Evening: At leisure.

DAY
7
Matsuo Basho's Bays of Japan, Matsushima, Zuigan-ji Temple
Sendai
B,L
Daiwa Roynet Hotel Sendai

Activity note: Train rides roundtrip total approx. 25 miles; about 1 hour combined. Boat ride to Matsushima is about 6 miles; approx. 1/2 hour. Walking approx. 2 to 3 miles throughout the day; mostly flat roads/pavement, some steps. Shoes may need to be removed to visit some of the sights today.

Breakfast: At the hotel.

Morning: A short local rail journey will take us from Sendai to Matsushima-Kaigan port, where we will board a boat that will take us in and around the islands of Matsushima Bay, partially tracing the route that the famous Edo-period poet, Matsuo Basho, took on his sea journey to Matsushima, renowned for being one of the three most beautiful places in Japan.

Lunch: In a local restaurant.

Afternoon: Arriving in Matsushima, we’ll take a stroll through the precincts of Matsushima’s historic (and UNESCO registered) Zen temple, Zuigan-ji, where caves carved into a rock face once accommodated monks in ascetic retreat. Then we’ll move on to the nearby Entsu-in, famed for its beautiful gardens and pond, before returning by rail to Sendai.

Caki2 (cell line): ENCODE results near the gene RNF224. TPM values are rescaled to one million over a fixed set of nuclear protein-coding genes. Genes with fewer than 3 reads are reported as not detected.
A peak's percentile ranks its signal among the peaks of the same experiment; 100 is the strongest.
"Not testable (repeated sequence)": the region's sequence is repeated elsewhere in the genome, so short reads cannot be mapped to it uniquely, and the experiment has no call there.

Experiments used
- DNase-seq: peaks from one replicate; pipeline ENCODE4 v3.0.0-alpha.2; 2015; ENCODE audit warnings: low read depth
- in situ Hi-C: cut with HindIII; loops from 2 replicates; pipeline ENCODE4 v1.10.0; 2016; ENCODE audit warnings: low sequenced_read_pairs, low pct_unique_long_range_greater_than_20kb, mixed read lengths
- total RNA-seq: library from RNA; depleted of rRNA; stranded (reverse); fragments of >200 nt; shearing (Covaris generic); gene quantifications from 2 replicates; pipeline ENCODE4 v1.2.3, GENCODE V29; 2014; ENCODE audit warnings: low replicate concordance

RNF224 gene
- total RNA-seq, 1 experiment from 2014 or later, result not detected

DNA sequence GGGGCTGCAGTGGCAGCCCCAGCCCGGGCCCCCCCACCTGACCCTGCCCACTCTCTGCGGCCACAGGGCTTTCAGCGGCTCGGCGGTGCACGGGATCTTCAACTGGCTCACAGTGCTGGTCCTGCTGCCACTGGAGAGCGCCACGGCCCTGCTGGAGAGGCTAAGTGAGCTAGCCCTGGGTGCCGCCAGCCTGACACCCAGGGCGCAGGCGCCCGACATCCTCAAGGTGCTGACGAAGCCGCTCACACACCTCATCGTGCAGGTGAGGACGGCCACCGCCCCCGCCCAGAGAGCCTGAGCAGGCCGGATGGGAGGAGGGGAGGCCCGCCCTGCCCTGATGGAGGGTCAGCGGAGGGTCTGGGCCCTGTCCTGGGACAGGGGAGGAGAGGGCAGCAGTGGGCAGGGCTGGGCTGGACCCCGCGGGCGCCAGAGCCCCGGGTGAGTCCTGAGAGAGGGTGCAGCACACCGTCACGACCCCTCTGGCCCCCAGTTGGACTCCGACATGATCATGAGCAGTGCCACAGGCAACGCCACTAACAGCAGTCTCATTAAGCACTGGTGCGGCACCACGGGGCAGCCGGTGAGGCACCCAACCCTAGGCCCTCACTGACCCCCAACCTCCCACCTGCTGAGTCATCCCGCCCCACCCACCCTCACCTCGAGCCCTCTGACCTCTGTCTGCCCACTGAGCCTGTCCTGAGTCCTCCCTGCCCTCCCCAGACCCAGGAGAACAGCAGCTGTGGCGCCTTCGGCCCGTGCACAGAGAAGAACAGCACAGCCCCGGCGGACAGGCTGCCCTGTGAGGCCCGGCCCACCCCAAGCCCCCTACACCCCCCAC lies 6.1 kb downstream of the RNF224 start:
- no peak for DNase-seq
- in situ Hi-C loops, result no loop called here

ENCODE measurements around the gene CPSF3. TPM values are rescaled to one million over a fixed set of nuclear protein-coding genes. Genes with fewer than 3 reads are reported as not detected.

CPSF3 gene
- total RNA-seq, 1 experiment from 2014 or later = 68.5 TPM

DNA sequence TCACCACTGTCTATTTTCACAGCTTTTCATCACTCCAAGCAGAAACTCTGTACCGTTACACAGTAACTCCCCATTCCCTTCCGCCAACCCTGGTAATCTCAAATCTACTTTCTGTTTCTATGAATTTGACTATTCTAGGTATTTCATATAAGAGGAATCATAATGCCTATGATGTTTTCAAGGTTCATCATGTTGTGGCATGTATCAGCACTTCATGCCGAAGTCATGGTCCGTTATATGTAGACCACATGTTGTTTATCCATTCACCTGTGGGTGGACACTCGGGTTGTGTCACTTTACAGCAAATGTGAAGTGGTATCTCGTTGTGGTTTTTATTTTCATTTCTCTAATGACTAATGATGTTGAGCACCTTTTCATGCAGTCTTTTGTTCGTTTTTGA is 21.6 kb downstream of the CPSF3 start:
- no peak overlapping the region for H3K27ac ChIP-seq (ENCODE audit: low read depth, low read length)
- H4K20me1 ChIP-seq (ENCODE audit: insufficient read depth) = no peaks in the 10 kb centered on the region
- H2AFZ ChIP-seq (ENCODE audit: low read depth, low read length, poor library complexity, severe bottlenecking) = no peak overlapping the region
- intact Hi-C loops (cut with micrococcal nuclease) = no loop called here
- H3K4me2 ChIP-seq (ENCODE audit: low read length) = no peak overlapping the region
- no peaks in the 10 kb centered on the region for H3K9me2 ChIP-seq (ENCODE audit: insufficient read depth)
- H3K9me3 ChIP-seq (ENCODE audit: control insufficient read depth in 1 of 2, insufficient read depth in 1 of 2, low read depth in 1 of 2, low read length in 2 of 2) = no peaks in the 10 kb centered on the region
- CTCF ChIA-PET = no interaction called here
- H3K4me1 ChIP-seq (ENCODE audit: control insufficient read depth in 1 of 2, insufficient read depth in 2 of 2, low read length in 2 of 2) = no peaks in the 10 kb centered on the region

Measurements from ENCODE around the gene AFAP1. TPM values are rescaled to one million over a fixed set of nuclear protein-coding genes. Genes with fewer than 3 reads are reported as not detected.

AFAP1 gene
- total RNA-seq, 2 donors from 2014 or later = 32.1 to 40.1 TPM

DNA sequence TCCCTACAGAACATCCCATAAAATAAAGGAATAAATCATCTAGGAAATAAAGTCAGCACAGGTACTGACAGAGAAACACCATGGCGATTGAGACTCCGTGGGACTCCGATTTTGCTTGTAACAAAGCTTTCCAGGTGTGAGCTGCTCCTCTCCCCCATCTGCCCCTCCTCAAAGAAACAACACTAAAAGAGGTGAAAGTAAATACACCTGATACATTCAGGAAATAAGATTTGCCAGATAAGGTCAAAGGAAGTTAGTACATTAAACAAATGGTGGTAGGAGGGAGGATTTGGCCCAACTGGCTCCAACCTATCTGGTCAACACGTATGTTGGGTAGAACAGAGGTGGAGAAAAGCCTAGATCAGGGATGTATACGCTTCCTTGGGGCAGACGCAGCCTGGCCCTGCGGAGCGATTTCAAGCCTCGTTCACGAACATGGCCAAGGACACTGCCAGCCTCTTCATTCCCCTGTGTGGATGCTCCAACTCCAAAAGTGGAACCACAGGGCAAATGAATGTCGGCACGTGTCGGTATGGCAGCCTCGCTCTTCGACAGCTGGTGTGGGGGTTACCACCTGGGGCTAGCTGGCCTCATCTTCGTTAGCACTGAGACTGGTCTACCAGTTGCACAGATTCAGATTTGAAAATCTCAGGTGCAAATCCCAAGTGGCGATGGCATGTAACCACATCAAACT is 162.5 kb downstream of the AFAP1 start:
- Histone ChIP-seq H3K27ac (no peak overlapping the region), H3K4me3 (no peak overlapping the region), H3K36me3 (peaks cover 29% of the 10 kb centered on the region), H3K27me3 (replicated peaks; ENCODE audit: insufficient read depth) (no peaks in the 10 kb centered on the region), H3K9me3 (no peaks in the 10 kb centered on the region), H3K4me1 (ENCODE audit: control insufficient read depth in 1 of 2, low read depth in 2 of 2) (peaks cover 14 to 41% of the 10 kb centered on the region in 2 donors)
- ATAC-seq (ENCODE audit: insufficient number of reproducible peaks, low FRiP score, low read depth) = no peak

Dinner: On your own to explore the local fare.

Evening: Evening – At leisure. Be sure to prepare for check-out and transfer in the morning. Main luggage will be collected in the morning and sent to Hanamaki via overnight courier; be sure to pack overnight belongings in a daypack for the first night of our stay in Hanamaki.

DAY
8
Reign of the Fujiwara, Hiraizumi, Konjiki-do “Golden Hall”
Hanamaki Onsen
B,L,D
Hotel Shidotaira

Activity note: Bullet Train Ride, approximately 30 minutes; driving approx.. 45 miles, 65 minutes. Walking approximately 3~4 miles throughout the day; mostly flat, but some paved inclines and some steps. Shoes may need to be removed to visit some of the sites.

Breakfast: At the hotel.

Morning: After checking out of the hotel, we will board the shinkansen bullet train for a short journey to Ichinoseki. After arrival, we visit an indigo dyeing studio, for a hands-on experience making our own “tenegui” hand towels made using traditional dyeing methods in a very traditional deep blue color. Boarding our coach, we transfer to Hiraizumi, one of mainland Japan's newest UNESCO World Heritage Sites. During the reign of the Fujiwara clan (866-1184), Hiraizumi was said to rival Kyoto in grandeur and sophistication. Now though, the only significant reminders of this past glory are the temples of Chuson-ji and Motsu-ji. Upon arrival, our first stop will be the excellent new World Heritage Visitor Center where we will learn from our Study Leader about the decline of the Fujiwaras, the demise of Hiraizumi as a cultural and religious center, and Japan’s Warring States Period (approx.1450-1600).